COUNCIL chiefs are looking at imposing tough restrictions on ‘aggressive’ charity collectors operating in Blackburn and Darwen town centres.
Borough executive board members are looking to crackdown on ‘chuggers’ on its land and surrounding streets before the festive season after complaints from the public.
They fear so-called ‘charity muggers’ are jeopardising their ambitious plans to revive Blackburn town centre.
The move is in response to claims by Charity Aid, which represents volunteer fundraisers, that paid ‘chuggers’ keep hundreds of pounds themselves and deter giving.
Hyndburn and Burnley councils have already taken similar action.
The Public Fund Raising Association, representing professional collectors, said voluntary codes of practice agreed with councils were the way to deal with any problems.
The crackdown has been welcomed by town centre traders’ bosses.
Blackburn with Darwen regeneration boss Maureen Bateson said: “We are looking at tough restrictions on ‘chuggers’.
“We want to control the number of collections, the number of collectors and the tactics they use.
“Some can be very aggressive.
“We are particularly concerned about asking for people’s bank card details.
“People should not be asked to hand over this personal information. It is an invitation for criminals and fraudsters to operate under the cloak of charity.
“Collectors should provide details of the charity’s bank accounts so they can make their minds up at home to give cash direct to the charity rather than the ‘professional’ fundrasiers.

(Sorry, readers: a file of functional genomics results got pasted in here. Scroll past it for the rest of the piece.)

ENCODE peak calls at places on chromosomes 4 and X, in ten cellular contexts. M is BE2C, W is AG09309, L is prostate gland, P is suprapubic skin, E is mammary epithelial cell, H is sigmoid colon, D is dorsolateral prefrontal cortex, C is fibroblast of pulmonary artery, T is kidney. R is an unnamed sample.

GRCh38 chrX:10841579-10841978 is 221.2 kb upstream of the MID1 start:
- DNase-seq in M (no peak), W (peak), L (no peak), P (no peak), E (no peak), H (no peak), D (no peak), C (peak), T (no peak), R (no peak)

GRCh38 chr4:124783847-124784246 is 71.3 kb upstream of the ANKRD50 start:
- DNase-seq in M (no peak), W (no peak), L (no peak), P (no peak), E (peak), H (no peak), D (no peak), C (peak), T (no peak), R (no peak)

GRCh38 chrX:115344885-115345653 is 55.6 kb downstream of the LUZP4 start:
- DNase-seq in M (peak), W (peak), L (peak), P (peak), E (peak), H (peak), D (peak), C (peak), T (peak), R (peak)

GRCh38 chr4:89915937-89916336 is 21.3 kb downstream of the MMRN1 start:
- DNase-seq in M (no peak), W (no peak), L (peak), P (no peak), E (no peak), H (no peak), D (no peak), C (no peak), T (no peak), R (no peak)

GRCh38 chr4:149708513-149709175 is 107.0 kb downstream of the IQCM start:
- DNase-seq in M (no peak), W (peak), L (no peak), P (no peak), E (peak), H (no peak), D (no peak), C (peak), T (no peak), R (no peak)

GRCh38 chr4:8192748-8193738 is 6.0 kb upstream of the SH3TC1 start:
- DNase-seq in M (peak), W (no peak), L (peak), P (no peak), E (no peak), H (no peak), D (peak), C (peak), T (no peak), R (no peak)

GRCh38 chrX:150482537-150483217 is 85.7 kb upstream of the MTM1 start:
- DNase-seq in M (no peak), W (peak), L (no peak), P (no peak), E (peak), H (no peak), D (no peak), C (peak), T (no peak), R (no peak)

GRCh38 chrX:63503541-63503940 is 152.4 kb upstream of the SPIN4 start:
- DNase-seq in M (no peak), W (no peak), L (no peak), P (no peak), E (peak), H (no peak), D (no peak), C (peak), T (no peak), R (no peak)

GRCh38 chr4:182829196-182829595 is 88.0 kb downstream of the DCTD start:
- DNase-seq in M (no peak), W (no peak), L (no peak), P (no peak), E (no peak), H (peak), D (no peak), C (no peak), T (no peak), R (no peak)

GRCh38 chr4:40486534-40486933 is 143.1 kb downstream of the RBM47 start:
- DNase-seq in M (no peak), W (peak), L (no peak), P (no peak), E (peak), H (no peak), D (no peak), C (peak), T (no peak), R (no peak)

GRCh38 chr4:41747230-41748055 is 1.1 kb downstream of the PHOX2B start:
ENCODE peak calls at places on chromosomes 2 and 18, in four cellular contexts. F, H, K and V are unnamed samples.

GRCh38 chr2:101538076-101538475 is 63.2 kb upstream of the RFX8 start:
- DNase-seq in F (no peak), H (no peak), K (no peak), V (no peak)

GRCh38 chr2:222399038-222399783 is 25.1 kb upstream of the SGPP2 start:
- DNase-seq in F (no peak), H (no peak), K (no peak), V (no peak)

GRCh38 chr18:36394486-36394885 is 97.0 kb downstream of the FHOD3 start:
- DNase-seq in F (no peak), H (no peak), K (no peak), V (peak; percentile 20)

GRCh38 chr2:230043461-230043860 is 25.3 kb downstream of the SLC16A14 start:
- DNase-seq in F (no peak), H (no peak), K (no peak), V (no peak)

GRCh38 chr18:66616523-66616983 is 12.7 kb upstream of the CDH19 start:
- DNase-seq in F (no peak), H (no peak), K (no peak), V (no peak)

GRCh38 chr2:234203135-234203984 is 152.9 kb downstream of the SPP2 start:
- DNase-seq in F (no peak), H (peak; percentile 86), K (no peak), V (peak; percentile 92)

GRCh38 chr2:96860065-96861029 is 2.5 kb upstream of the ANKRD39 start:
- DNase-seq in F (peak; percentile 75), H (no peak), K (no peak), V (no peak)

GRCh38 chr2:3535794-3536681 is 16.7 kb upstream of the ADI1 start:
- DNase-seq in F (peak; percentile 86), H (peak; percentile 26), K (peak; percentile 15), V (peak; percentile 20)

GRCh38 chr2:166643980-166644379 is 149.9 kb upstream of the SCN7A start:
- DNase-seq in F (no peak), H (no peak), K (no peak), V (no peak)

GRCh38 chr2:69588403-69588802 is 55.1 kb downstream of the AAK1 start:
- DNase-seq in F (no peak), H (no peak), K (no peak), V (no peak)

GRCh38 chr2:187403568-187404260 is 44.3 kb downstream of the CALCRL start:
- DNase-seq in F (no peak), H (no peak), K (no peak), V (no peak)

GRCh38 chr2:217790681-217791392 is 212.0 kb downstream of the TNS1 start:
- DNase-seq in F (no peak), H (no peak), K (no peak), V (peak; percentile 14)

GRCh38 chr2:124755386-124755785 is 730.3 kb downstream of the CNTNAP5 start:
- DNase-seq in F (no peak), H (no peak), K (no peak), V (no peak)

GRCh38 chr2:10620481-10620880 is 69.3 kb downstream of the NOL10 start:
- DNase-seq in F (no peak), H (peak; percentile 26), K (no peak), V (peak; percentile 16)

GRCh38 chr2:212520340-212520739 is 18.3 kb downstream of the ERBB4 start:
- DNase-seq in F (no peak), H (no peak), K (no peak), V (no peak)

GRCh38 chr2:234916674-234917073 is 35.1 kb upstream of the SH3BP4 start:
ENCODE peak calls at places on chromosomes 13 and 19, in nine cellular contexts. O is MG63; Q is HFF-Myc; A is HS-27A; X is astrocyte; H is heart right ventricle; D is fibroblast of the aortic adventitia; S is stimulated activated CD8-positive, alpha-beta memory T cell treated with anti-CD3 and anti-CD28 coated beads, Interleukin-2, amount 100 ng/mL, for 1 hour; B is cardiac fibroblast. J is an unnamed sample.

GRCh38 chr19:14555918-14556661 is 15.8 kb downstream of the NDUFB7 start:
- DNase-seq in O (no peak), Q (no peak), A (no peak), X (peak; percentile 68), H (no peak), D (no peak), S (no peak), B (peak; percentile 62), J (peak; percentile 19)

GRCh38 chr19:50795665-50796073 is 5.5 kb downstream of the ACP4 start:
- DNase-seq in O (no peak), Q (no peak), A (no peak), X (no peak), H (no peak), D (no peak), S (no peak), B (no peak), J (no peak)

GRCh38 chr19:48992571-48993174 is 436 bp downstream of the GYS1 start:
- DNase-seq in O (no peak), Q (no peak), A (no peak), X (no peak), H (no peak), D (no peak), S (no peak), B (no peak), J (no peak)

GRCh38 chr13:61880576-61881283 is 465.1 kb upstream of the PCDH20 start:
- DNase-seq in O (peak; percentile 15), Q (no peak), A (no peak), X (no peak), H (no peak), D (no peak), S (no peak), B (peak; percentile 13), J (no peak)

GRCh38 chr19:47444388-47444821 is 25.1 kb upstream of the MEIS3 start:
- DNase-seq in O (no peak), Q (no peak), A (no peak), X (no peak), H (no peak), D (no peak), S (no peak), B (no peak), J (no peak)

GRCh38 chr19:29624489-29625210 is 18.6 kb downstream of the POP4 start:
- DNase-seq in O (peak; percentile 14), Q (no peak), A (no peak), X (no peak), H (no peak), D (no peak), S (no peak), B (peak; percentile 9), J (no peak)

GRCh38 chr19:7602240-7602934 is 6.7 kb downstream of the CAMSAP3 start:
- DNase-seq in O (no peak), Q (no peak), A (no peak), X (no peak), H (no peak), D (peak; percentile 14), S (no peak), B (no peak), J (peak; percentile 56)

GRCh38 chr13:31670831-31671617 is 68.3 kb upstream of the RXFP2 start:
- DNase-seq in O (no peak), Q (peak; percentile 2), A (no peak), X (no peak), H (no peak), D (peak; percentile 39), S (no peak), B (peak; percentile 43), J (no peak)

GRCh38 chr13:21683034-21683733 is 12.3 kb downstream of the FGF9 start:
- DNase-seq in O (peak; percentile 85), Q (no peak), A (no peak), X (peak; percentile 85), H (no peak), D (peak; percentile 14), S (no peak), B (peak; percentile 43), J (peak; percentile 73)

“We can impose restrictions on council land but there are problems with public highways and elsewhere.
“Borough executive board members are looking at how best to bring in controls and licensing.
“We want it in place before Christmas when people are at their most generous.”
Burnley-based Charity Aid claims the practice puts people off giving money to charities and wants it banned.
Its new report includes responses from dozens of councils who regard chugging as ‘aggressive harassment’ of the public.
Chairman Peter Quinn said: “I am delighted Blackburn with Darwen Council is taking action.
“Chugging is paid professionals stopping people in the street to ask for charity donations.
“Chuggers now siphon off more than the first £100 of a donor’s money – without telling them this.
“I believe they now take over £100m a year from donations intended for charity.
“They’ve brought words like intimidation and hard sell into what used to be a noble calling. Volunteer groups are unanimous in opposing it and some have disbanded in protest.”
Blackburn chamber of trade president Tony Duckworth said: “Shoppers really don’t like chuggers. Aggressive collectors upset them. I welcome this action.”
Mark Smith, chairman of the town’s Business Improvement District, said: “This crackdown is a good idea. Aggressive ‘chugging’ deter shoppers from the town centre.”
A PFRA spokesperson said: "We now work with almost 100 local councils across the UK to ensure that where fundraising takes place it is authorised and accountable.
“When councils work with us it gives them a range of powers, such as controlling where and when a limited number of fundraisers can work. It is a tried and tested model that has seen complaints fall in 70 per cent of local areas."